Bike Assembly Guide
Congratulations on your new bike! For us, there’s nothing more exciting than building your bike. In this article we will show you how to assemble your brand new machine. Don’t worry, it won’t be super challenging, as we have already done most of the work for you.
Also make sure to check out some hot tips from the freeride legend Matt Jones, on his last visit to the Bikes Online Headquarters:
Feel free to scroll through the following assembly guides for each specific component. We've added the links to the in depth articles where you'll also find detailed videos covering each of the processes. Alternatively, you may also check out our YouTube channel "How to Video Guides" playlist for all related content.
REMOVING THE BIKE FROM THE BOX
Place your bike box in a nice open area to make assembly easy. For more detailed information, you can also check out our Unboxing Guide.
Open the top of the box and remove the small parts box. This contains everything you will need to build your bike.
On top, you will see a torque wrench, to ensure you don’t over tighten any bolts when assembling your bike, and a pedal spanner.
Beneath you will find manuals, a bell, rubber frame protectors, quick release axle, reflectors, any tools or parts associated with the bike and components, and some bikes will even include a spare derailleur hanger, make sure you keep all of these parts as you need them for the assembly and in the future.
Carefully lift the bike out of the box and place it on the floor, alternatively, you can hook the front fork over the edge of the box. This makes for a simple work stand to free up both your hands.
Then remove all the packaging and place it all to one side, make sure you keep it all in case you ever need to transport your bike or return it.
INSTALLING THE HANDLEBARS
Next, you need to attach your handlebars to the bike. You may also see our Handlebars Installation Guide for more detailed information.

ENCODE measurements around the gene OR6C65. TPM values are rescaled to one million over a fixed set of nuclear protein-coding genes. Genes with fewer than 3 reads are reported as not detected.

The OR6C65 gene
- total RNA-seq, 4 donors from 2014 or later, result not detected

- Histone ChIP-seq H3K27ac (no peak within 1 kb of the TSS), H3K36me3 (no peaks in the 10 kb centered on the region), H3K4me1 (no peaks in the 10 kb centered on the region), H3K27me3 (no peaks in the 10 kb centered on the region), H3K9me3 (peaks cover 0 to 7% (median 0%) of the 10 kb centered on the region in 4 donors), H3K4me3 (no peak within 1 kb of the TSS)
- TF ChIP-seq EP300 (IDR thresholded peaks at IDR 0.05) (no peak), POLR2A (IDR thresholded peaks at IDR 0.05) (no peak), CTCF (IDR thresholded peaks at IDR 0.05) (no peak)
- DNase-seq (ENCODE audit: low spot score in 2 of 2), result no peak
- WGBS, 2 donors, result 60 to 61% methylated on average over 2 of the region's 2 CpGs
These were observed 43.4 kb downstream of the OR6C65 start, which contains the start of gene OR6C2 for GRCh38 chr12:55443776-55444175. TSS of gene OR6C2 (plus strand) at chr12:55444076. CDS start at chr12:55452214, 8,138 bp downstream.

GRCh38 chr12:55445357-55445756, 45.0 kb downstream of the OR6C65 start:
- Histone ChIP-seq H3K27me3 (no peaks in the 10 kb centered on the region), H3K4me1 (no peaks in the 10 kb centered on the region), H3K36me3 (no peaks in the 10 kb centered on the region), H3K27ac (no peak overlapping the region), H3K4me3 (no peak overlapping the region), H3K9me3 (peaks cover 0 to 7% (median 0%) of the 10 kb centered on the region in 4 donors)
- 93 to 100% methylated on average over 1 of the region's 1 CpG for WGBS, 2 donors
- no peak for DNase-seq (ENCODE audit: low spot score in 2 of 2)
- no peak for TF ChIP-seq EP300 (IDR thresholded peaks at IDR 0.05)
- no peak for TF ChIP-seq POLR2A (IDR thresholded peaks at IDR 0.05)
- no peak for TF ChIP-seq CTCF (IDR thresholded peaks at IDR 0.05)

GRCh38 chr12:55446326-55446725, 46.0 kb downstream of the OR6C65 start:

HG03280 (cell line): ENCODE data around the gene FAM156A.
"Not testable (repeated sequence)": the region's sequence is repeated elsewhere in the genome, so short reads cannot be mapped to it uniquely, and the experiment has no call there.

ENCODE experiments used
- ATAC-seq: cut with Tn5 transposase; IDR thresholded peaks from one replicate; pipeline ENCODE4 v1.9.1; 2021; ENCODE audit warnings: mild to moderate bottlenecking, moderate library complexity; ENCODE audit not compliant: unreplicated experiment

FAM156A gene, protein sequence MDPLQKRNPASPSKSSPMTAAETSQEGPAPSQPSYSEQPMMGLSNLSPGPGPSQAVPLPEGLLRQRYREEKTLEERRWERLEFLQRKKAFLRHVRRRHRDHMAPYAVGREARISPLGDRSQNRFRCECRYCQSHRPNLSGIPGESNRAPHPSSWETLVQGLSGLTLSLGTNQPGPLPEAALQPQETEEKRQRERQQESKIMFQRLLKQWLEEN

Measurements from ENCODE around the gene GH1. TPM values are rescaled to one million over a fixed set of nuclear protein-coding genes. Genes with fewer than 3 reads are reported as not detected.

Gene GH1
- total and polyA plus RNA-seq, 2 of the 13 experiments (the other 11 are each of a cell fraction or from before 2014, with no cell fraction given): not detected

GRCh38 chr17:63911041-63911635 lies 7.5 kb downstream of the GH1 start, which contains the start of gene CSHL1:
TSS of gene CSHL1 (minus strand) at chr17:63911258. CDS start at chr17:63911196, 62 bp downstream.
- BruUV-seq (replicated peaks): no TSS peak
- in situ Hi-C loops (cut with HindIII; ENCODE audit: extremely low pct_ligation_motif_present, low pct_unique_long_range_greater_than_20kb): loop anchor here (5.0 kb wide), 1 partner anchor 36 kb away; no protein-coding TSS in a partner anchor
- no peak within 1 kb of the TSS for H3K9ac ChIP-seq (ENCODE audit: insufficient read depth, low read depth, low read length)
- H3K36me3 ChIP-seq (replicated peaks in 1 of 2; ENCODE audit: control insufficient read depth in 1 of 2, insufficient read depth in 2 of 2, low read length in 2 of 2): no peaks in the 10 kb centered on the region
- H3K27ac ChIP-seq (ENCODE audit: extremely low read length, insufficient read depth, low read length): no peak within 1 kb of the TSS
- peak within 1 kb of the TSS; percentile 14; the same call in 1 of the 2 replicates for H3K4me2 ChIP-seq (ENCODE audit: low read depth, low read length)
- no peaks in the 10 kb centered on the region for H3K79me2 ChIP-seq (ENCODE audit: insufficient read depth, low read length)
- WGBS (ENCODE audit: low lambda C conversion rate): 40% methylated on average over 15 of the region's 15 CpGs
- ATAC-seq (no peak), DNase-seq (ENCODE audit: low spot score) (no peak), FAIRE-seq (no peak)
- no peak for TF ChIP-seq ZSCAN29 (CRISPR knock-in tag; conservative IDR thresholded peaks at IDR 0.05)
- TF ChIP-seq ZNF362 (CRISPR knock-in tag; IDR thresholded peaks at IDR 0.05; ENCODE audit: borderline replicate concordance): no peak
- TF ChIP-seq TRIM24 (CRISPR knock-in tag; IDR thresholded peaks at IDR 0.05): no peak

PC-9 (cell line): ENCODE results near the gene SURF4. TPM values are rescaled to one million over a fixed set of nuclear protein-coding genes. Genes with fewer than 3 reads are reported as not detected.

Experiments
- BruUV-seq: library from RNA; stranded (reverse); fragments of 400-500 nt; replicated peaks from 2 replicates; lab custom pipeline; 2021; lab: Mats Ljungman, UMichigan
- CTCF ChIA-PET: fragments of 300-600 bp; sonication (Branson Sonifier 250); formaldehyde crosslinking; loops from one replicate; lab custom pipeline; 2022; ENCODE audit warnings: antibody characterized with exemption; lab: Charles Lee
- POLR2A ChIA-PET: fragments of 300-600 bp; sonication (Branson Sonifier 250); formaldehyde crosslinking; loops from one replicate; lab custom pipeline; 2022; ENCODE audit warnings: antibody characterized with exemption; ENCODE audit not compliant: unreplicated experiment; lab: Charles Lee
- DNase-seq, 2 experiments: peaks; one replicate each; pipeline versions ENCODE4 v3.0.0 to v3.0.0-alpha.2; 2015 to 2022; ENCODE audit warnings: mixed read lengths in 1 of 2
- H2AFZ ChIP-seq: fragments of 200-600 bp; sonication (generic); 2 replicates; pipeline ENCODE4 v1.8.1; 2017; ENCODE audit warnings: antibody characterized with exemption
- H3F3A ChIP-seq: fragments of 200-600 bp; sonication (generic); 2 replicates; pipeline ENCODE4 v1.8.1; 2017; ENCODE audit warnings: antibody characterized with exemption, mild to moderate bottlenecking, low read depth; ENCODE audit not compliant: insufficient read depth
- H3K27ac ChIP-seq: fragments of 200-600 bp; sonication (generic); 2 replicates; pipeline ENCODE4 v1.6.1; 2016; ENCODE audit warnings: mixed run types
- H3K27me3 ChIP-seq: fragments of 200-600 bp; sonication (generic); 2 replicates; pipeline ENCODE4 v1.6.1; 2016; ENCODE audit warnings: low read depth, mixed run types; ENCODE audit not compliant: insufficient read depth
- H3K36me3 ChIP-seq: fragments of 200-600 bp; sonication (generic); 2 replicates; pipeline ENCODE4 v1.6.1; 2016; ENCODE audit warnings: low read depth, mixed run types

Start by removing the faceplate of the stem, this will require a 4 or 5mm hex key, depending on the model.
Ensuring the cables aren’t twisted, place the centre of the handlebar on the stem. Reattach the faceplate and tighten the bolts to 5nm, using an alternating diagonal pattern to make sure even tension is applied.
You can check this by looking at the gap between the stem and the faceplate from above and below the stem.
INSTALLING THE SEATPOST
As part of our pro build the inside of the seat tube should already be greased. If you have a dropper post, you may also check out our Dropper Post Installation Guide.
If you have a regular seat post, simply insert the seat post in the seat tube, ensuring the minimum insertion depth is below the top of the seat tube.
Then tighten the seat post clamp to 6nm. If your bike has a quick release, ensure the lever is pointing forward when closed and you get enough pressure on the lever to feel resistance around half way, which should leave a mark on your palm.
If your bike has a dropper post all you need to do is insert the cable end with the clamp into the actuator, making sure the cable end sits nicely in the slot.
Once inserted, pull the cable through at the headtube or at the bottom of the seat tube depending on the bike as you insert the seat post into the seat tube.
Then tighten the seat clamp using your provided torque wrench to the recommended torque on the seat post clamp.
INSTALLING THE PEDALS
Next, you need to install the pedals. Like the seat post, the threads in the crank should already be greased. For more details, please see our Pedals installation Guide.
The pedals are labelled left and right, either with a sticker or etched on the axle.
The threads on the bolts are different but always remember that both pedals always tighten turning towards the front of the bike.
Install the right pedal first by hand, screwing it clockwise, then use the pedal spanner and tighten it firmly.